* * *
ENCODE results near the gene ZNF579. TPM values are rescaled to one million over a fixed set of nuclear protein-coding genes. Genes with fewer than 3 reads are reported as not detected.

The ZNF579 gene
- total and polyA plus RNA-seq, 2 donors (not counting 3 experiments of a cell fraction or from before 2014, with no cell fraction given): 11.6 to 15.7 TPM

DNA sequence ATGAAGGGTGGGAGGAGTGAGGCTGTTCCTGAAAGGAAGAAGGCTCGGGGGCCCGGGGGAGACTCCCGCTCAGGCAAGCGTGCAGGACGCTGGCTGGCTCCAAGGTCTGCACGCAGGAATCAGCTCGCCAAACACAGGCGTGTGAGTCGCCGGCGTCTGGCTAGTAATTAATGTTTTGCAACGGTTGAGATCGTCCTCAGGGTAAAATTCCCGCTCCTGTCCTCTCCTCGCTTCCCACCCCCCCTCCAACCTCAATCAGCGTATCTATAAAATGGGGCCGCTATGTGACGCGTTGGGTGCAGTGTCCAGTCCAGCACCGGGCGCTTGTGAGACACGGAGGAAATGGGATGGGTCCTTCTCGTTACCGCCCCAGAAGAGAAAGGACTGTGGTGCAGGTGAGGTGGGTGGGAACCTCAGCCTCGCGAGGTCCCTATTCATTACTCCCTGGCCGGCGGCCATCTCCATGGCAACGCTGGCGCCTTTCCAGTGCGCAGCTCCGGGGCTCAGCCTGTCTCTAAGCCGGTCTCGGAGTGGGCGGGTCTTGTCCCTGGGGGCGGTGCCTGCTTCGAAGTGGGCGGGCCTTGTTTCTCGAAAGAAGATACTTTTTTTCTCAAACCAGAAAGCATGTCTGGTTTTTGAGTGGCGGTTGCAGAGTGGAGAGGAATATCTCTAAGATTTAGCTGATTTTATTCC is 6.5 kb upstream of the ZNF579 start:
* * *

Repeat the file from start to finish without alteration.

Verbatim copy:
ENCODE results near the gene ZNF579. TPM values are rescaled to one million over a fixed set of nuclear protein-coding genes. Genes with fewer than 3 reads are reported as not detected.

The ZNF579 gene
- total and polyA plus RNA-seq, 2 donors (not counting 3 experiments of a cell fraction or from before 2014, with no cell fraction given): 11.6 to 15.7 TPM

DNA sequence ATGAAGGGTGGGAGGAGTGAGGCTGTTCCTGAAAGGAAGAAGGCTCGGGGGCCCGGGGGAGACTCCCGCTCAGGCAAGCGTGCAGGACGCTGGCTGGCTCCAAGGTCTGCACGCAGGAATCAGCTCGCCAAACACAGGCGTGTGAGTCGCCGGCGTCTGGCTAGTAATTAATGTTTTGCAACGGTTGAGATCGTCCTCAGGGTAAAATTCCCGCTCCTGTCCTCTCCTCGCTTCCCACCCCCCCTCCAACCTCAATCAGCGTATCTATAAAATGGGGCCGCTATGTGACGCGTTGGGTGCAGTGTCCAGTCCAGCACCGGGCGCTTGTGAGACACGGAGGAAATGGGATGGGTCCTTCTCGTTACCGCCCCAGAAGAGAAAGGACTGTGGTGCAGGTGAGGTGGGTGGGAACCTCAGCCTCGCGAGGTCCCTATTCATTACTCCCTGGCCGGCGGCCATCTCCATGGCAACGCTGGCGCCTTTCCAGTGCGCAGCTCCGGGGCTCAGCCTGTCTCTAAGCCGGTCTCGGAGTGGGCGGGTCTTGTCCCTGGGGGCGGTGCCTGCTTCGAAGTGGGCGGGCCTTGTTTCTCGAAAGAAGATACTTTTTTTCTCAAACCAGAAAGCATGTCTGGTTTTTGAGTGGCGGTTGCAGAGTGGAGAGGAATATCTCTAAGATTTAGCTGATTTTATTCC is 6.5 kb upstream of the ZNF579 start: